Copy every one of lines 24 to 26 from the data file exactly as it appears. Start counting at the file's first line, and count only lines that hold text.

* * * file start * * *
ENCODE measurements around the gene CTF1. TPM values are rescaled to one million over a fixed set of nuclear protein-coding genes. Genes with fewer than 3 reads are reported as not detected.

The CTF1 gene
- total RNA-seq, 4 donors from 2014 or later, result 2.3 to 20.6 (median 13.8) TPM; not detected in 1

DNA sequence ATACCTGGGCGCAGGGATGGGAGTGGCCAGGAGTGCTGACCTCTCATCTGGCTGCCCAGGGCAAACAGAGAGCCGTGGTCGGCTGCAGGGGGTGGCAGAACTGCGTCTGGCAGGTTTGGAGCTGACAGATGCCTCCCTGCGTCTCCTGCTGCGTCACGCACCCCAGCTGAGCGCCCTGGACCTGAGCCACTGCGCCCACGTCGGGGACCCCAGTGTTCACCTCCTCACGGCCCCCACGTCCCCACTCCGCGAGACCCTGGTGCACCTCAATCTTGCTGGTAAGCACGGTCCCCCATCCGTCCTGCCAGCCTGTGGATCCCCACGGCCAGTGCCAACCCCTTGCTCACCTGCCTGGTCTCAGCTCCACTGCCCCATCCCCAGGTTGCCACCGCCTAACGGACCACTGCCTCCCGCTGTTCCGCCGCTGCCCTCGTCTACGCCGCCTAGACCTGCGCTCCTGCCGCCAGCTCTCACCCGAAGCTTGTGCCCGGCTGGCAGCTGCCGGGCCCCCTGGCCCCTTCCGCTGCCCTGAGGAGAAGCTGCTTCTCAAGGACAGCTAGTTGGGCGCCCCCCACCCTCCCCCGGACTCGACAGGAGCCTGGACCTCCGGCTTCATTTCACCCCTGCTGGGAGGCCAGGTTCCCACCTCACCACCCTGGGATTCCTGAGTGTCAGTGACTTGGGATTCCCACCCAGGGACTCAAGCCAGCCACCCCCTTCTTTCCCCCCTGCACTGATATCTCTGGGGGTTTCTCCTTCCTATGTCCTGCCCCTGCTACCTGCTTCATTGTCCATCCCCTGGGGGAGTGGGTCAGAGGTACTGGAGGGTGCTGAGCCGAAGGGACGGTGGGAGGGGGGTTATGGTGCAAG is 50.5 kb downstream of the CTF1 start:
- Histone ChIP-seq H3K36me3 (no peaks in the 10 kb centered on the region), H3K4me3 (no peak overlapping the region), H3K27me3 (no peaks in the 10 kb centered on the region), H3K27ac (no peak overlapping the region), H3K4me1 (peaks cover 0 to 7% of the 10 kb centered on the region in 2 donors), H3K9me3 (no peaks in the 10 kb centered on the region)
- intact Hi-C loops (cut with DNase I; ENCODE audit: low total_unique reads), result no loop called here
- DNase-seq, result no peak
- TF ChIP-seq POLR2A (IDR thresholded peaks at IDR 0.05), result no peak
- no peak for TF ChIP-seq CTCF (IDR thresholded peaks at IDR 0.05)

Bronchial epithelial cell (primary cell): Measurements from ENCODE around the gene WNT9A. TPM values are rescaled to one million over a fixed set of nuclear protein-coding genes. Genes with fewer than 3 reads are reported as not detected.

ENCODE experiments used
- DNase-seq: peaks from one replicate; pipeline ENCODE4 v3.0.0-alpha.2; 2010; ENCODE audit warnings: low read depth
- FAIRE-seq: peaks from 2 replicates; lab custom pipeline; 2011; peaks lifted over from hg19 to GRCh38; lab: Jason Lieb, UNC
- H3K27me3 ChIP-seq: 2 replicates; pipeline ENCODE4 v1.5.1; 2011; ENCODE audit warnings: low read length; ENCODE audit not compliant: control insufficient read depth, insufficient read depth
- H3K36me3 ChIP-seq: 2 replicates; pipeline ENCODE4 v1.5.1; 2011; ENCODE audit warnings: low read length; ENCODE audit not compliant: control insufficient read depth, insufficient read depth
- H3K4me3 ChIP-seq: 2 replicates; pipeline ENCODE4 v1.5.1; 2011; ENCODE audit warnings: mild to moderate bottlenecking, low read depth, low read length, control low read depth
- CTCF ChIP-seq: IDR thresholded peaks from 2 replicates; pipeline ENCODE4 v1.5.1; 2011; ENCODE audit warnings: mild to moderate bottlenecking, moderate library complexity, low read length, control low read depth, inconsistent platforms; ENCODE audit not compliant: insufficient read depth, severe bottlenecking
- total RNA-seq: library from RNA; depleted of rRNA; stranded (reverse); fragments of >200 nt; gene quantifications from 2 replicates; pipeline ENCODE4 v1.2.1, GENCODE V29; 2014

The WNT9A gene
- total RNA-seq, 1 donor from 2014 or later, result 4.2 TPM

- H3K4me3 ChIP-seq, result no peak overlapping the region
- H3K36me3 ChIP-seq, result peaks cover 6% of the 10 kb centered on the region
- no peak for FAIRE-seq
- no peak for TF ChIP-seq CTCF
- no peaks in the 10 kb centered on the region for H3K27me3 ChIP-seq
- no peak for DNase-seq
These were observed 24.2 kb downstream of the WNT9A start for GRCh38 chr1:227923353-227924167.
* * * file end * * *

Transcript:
- no peak for TF ChIP-seq CTCF
- no peaks in the 10 kb centered on the region for H3K27me3 ChIP-seq
- no peak for DNase-seq